Vietnam coffee market crisis, Robusta prices continue to rise, traders go bankrupt
Recently, the Vietnam Coffee and Cocoa Association released a report saying that due to a number of factors, the price of Vietnamese robusta coffee has risen recently, and the expected price of coffee in the near future is 72 million to 73 million dong / ton, compared with 7150 to 72.5 million dong / ton earlier.
International inventories are low, Robusta stocks are less than 30,000 tons, and Arabica coffee stocks are at their lowest level. The reason for the low inventory is that coffee production in various countries is low, resulting in low exports. Cecaf é said Brazilian exports fell 0.4% in 2023, but the group said that despite a decline compared with the same period last year, exports of robusta coffee increased by 212%. Mainly, shipments to China more than tripled in 2023. Moreover, India is also a Robusta grower, and there are reports that Indian coffee exports could grow by as much as 10% in 2024, as rising global prices prompt European buyers to pay a premium to increase purchases from India.
And the problem in the Red Sea continues, disrupting coffee transportation time, which needs to be increased by two to three weeks. Some shipping companies can only choose to suspend operations or divert to the Cape of good Hope and consider imposing a "war risk surcharge". Another source pointed out that some coffee buyers avoid importing Robusta coffee beans from Vietnam. As Houthi forces attacked ships on the Suez Canal, the freight of imports from Vietnam increased, and many importers turned to buy Robusta coffee beans in Brazil, which is cheaper and shorter in terms of shipping costs. And the response plans of the United States and Britain are not effective, but make the situation more serious.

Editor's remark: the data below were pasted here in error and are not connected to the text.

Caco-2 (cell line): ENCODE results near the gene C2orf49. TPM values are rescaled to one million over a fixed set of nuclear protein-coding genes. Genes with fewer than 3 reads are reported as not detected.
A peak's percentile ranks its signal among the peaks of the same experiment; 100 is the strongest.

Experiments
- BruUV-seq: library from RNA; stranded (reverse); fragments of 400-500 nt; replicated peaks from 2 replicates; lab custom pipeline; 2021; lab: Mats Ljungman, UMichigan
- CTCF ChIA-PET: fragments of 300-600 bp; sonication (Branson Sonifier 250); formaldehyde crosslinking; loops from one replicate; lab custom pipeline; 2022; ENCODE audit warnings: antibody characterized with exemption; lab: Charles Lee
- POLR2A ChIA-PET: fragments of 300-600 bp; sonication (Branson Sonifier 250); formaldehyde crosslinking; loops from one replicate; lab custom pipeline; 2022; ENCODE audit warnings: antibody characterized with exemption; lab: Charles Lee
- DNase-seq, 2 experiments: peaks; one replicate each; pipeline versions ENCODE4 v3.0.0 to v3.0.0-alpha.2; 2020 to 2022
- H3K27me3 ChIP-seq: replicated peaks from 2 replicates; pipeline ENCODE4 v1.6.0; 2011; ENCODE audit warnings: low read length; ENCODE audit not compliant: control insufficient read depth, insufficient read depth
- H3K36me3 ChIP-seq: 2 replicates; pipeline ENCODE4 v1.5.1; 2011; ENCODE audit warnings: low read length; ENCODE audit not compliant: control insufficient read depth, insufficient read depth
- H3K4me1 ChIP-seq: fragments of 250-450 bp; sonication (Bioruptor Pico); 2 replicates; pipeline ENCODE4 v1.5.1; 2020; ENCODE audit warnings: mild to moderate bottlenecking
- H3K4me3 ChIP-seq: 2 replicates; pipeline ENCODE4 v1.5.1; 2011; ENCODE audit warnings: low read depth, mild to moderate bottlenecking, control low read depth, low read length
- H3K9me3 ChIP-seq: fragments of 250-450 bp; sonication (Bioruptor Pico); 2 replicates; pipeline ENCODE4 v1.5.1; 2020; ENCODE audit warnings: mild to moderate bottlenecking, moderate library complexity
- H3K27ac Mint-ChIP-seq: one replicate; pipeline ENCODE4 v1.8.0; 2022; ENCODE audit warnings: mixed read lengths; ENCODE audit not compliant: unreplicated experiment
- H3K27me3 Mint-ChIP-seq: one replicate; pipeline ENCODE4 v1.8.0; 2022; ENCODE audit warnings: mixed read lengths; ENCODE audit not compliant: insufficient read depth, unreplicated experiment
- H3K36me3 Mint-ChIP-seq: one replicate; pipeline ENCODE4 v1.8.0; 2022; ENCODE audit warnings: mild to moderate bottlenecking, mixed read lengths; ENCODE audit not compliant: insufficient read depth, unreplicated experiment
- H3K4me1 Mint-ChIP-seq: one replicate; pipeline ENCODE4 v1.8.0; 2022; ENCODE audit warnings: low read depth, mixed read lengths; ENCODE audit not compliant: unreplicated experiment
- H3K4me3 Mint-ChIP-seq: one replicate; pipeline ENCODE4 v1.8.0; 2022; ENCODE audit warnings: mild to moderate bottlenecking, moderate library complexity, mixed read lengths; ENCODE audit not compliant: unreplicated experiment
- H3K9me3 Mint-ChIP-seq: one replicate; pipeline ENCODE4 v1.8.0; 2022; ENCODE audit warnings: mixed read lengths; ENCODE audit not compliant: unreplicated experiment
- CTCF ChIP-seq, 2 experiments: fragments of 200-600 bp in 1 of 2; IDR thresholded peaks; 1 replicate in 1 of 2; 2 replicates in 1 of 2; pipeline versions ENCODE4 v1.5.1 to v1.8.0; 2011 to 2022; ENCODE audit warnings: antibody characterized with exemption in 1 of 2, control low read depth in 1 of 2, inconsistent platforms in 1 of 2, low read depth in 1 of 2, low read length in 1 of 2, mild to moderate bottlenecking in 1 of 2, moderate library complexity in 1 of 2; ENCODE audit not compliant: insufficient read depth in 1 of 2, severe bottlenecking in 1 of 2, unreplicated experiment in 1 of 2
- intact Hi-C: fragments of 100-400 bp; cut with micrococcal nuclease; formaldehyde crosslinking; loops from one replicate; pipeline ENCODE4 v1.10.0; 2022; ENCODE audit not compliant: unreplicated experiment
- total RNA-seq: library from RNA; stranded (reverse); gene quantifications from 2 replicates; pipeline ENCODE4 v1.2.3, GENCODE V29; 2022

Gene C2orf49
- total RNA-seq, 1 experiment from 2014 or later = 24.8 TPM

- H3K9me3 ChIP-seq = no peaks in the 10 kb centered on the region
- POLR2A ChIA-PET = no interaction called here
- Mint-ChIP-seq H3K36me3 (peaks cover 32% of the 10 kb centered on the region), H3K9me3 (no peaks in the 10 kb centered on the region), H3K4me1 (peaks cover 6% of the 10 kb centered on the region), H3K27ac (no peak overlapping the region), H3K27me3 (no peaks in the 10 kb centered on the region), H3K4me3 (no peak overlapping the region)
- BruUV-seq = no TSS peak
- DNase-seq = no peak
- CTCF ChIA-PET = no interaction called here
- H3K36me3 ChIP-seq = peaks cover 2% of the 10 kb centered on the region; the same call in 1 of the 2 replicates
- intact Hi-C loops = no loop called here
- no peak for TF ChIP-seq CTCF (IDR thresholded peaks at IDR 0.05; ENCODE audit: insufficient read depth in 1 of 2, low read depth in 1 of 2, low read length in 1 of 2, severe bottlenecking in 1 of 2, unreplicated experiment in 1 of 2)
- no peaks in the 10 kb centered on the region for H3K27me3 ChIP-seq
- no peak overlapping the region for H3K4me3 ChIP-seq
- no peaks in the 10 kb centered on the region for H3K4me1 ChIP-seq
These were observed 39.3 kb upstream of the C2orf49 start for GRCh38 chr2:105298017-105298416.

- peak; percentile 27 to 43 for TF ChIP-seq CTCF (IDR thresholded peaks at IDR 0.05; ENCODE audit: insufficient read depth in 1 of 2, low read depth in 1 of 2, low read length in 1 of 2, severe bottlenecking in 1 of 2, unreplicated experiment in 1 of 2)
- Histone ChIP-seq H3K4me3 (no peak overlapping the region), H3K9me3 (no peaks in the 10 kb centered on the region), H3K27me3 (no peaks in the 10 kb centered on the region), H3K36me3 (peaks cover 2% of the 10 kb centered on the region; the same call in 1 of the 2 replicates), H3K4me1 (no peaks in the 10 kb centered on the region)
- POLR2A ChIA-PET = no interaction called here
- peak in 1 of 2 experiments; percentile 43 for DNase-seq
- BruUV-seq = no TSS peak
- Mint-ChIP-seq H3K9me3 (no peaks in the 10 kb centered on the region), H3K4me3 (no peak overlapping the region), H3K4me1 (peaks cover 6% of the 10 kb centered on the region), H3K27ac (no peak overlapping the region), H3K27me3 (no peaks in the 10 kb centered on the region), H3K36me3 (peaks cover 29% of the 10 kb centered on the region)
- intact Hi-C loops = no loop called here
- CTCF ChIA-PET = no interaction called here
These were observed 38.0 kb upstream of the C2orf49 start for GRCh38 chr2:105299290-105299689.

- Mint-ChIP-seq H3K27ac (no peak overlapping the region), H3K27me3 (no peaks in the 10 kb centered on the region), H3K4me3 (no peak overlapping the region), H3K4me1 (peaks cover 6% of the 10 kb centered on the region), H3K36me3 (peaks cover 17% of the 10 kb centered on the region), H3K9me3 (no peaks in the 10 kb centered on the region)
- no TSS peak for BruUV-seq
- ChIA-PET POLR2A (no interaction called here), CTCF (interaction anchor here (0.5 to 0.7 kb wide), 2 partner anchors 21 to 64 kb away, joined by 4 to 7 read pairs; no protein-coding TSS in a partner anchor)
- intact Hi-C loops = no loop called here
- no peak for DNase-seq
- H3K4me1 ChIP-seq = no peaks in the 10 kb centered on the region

In addition, due to the rising price of robusta coffee, Vietnamese farmers do not want to easily sell their coffee beans. These coffee farmers are waiting to wait until the price goes up higher before selling it. Therefore, it is very difficult for traders to perform the sales contract.
According to Vietnam Network, Mai Cau, a coffee dealer in Danong province, has declared bankruptcy and, according to the company's owner, Tran Thi Mai, has nearly US $1 million in outstanding goods and therefore intends to settle the outstanding debt in the subsequent process. The main reason for the debt problem this time is that traders have signed pre-sale contracts with coffee buyers, but some Vietnamese coffee farmers are reluctant to sell their coffee beans to traders, resulting in traders being unable to fulfill the sales contracts. If you choose to increase the price to buy, there will also be a loss.
The Vietnam Coffee and Cocoa Association has earlier stated that in November, Vietnam exported 120000 tons of coffee beans, but half of them were to fulfill orders from the previous season, and it is estimated that about 8 to 15 tons of coffee beans this year may not be fulfilled on schedule and can only be paid for in the next season.
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